Depending on market conditions, GM says it expects to build 200,000-300,000 electric vehicles this year.
The automaker’s portfolio of EVs for 2024 includes the Chevrolet Blazer EV, Chevy Silverado EV RST and GMC Sierra EV, Cadillac Escalade IQ and Celestiq, and he Chevy Equinox EV.
GM also reiterated its commitment to developing autonomous vehicle tech through its Cruise brand, though it’s reducing expenses this year by $1 billion.
General Motors expects to build 200,000-300,000 electric vehicles in 2024 but is “prepared to meet customer demand as market conditions evolve” for both EVs and internal combustion engine vehicles this year.
While neither CEO Mary Barra nor Chief Financial Officer Paul Jacobson repeated during the company’s 2023 earnings call with Wall Street analysts Tuesday the longstanding goal to reach a 1-million EV annual rate by next year, a spokesman via email confirmed the automaker still expects to reach that milestone by the end of 2025.
Barra came under fire late last year for GM’s big investment in EVs—even raising speculation she might have to step down as CEO—but she said the automaker “remains committed” to becoming all-EV by 2035. While consumers wait for the nation’s EV recharging infrastructure to be built up, GM will add plug-in hybrid versions of its ICE vehicles in the coming years.
“We know the targeted segments we’re going to apply (PHEVs) to,” Barra said, but that will come later, she said, as EV ramp-up remains GM’s focus this year.
Chevrolet Blazer EV production launched in the fourth quarter is currently ramping up and the Chevy Silverado EV RST, GMC Sierra EV, Cadillac Escalade IQ, and Cadillac Celestiq are scheduled to launch in 2024. The Chevy Equinox EV (photo at top) begins production, too, with a starting sticker price of $34,995 (plus delivery), though the launch edition is priced at $48,995.
In the first half of this year, 15,000 Tesla Superchargers will open to GM customers. A collaboration with Pilot Company and EVgo will add an expected 3000 public DC fast chargers by the end of the year.
Touting its combined ICE and EV assembly plants in Ramos Arizpe, Mexico, and Spring Hill, Tennessee, and its Factory Zero all-EV truck plant with separate lines, GM said it has the flexibility to change with the sales ups and downs of either type of powerplant.
New and updated ICE models this year include the upcoming Buick Enclave and the updated Chevrolet Traverse, with its new Z71 off-road trim level and optional Super Cruise driver assistance technology.
Regarding a question about dealers’ days’ supply, which dropped dramatically during the pandemic, CFO Jacobson said GM is pursuing a 50- to 60-day supply by the end of the year. That’s better for the automaker than pre-pandemic levels of 80 days or more for many high-volume models. This helps maintain “discipline” in regard to incentives, Jacobson said, which in turn means consumers shouldn’t expect heavy sticker discounting of the past.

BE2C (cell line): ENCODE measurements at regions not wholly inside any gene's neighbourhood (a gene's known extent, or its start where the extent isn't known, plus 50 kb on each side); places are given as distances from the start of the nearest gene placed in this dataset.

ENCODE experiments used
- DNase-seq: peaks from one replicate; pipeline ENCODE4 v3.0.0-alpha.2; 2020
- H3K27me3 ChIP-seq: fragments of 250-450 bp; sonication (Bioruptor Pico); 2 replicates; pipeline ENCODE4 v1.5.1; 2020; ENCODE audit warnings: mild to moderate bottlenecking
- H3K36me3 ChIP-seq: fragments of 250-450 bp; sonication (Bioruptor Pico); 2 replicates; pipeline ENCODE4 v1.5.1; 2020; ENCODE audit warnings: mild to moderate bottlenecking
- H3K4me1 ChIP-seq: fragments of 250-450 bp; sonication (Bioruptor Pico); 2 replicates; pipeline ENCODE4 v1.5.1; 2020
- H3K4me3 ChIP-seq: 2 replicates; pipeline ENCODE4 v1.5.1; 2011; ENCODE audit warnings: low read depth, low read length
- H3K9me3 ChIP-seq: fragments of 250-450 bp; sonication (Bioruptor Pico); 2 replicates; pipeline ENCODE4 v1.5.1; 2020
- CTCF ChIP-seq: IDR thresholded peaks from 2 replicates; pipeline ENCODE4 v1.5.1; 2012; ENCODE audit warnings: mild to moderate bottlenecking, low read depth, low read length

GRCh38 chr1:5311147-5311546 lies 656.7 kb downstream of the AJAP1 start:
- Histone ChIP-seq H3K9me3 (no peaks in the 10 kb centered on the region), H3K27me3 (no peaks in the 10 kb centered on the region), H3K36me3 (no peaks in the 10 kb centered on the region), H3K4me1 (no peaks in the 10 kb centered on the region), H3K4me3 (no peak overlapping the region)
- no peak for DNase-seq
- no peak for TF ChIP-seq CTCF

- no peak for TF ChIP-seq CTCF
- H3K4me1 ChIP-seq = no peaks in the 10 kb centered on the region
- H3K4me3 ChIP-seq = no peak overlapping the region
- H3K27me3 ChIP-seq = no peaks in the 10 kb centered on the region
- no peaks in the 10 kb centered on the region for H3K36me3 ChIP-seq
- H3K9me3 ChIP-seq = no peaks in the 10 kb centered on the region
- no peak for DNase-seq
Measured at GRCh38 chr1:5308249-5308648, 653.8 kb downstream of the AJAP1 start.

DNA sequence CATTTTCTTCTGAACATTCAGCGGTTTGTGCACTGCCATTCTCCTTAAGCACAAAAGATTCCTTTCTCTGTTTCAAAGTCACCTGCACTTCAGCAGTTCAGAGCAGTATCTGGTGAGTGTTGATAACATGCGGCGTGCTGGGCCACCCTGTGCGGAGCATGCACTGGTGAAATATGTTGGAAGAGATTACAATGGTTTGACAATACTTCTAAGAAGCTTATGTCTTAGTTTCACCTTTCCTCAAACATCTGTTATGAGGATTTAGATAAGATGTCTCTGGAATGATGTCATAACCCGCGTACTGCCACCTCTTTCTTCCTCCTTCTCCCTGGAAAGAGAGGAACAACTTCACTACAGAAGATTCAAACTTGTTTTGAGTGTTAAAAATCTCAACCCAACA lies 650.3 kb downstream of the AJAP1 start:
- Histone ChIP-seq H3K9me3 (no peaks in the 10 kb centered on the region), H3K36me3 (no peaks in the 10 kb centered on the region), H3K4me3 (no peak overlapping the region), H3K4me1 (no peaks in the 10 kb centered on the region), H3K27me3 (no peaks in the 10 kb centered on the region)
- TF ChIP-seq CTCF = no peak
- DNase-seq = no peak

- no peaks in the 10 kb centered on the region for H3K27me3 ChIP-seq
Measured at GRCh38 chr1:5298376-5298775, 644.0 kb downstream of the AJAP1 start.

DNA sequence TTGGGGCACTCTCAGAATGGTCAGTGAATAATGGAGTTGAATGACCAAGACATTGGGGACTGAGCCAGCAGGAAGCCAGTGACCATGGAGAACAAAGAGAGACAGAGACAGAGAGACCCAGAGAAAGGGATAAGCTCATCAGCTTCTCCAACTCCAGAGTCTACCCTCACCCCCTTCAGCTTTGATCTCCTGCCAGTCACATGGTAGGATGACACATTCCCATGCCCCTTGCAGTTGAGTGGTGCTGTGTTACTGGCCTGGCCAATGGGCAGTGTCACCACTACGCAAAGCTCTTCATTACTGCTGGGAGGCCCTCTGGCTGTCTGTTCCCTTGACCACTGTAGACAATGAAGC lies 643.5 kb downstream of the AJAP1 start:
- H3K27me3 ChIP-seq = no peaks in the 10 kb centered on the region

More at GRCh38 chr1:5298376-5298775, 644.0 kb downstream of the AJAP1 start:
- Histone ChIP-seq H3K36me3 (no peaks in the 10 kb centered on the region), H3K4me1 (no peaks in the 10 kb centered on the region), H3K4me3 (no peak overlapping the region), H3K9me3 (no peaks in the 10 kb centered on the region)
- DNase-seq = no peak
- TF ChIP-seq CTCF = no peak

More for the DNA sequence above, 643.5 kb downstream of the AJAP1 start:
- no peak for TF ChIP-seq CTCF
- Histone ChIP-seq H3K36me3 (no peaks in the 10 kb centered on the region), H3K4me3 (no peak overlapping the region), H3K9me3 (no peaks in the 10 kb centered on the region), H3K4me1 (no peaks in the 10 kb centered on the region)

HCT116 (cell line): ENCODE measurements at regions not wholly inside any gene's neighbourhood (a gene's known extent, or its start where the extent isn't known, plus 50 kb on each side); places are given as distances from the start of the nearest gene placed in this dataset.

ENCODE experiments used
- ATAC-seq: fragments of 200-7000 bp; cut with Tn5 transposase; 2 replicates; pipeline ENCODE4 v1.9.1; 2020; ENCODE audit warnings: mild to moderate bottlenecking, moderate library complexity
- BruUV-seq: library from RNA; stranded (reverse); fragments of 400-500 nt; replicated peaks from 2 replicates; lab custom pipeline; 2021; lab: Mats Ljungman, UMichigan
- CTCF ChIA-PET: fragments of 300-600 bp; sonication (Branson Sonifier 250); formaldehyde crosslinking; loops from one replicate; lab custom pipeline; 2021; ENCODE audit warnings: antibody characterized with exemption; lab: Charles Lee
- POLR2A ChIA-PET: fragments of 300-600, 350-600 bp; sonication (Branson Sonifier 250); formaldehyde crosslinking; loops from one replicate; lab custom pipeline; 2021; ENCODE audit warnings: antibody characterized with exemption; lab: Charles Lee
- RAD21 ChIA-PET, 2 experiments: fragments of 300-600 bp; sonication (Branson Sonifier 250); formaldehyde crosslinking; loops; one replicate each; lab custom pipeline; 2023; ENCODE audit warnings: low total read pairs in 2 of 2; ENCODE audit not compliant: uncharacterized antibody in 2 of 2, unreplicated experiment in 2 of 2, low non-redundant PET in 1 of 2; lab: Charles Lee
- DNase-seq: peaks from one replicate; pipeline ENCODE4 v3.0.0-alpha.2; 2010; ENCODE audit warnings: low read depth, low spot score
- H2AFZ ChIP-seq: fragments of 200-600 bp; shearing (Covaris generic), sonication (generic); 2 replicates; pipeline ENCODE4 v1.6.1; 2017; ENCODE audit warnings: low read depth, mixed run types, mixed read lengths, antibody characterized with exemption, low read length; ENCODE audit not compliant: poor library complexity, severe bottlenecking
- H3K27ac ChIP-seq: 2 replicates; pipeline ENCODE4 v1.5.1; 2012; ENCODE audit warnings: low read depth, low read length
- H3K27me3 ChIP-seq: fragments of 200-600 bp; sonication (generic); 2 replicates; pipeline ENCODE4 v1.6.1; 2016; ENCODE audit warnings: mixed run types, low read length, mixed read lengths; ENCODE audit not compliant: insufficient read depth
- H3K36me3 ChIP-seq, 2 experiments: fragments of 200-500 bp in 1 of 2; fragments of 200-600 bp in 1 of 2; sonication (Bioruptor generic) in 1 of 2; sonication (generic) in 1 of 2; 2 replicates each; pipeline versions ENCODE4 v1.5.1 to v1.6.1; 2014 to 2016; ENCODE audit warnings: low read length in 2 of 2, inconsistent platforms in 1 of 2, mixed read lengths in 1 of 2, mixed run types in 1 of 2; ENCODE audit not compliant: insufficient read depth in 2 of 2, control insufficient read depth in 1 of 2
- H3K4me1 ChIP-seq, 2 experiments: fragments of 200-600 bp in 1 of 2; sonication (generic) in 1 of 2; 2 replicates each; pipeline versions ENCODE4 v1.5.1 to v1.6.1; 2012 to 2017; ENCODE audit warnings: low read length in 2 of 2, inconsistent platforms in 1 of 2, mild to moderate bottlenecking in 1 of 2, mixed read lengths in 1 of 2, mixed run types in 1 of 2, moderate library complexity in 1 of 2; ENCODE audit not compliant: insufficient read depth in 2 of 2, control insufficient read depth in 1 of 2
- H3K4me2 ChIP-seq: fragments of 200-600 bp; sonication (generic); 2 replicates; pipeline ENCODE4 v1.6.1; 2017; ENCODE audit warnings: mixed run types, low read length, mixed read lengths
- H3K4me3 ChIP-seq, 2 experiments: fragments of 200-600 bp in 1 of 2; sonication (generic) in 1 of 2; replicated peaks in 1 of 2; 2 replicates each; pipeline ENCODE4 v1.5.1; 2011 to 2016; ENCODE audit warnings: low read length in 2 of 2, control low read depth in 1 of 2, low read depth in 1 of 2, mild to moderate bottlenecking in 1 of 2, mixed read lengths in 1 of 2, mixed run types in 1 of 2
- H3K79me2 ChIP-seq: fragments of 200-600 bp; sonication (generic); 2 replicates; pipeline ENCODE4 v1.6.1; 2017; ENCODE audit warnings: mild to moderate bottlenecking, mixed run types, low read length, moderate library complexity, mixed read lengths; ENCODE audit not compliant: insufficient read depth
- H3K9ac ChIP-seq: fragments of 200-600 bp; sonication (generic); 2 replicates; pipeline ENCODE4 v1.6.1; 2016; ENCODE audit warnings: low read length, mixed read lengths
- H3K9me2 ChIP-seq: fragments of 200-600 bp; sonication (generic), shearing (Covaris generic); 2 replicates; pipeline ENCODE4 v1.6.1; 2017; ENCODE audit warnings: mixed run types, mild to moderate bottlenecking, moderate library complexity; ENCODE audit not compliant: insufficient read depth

Barra also came under fire last year for GM’s $8 billion investment in the Cruise autonomous car subsidiary, which suffered high-profile accidents and incidents in 2023. Barra promised new financial targets and a new “roadmap” for its future, coming this year.
“We are committed to Cruise,” Barra said. “The foundation of the technology is sound. Cruise is already safer than a human driver. … We’re working on a detailed plan on how to go forward.” The automaker will work closely with local, state and federal regulators, as well as first-responders to develop that new roadmap “in the coming weeks.”
After a high-profile crash last October in which a pedestrian was dragged repeatedly under a confused Cruise taxi, GM fired its CEO and other key leaders, and on Tuesday the automaker said it is reducing expenses by an estimated $1 billion this year, “and slow down the cash burn to align with a narrower focus in 2024.”
Cruise withdrew its robotaxis from the streets of San Francisco after the October accident.
An independent review by Quinn Emmanuel released by Cruise January 25 said Cruise’s failings following that accident was the result of “poor leadership, mistakes in judgment, lack of coordination, an ‘us versus them’ mentality with regulators and a fundamental misapprehension of Cruise’s obligations of accountability and transparency to the government and the public.” But it says Cruise leadership and employees did not “intentionally” mislead or hide details of the crash from regulators.
Barra said in the earnings call that GM will work closely with local, state, and federal regulators as well as first-responders to develop a new plan for Cruise “in the coming weeks.” After withdrawing from San Francisco last year following the October accident, Cruise backed off plans to quickly expand to as many as 20 cities across the US.
The pressure on Barra also follows a fiscal year in which GM’s US sales rose 14.1%, driving market share to 16.2%. Net income last year was $10.1 billion off $43 billion in total revenue despite, Jacobson said, the autumn United Auto Workers’ strike that cost it $900 million and lost the company an estimated 95,000 units of production.
For 2024, GM will spend $10.5 to $11.5 billion in capital expenditures, including joint-venture battery development. Jacobson said the company expects $12- to $14 billion in adjusted earnings before income taxes. The automaker expects the US industry will sell 16 million new cars and trucks this year, 10% of them EVs.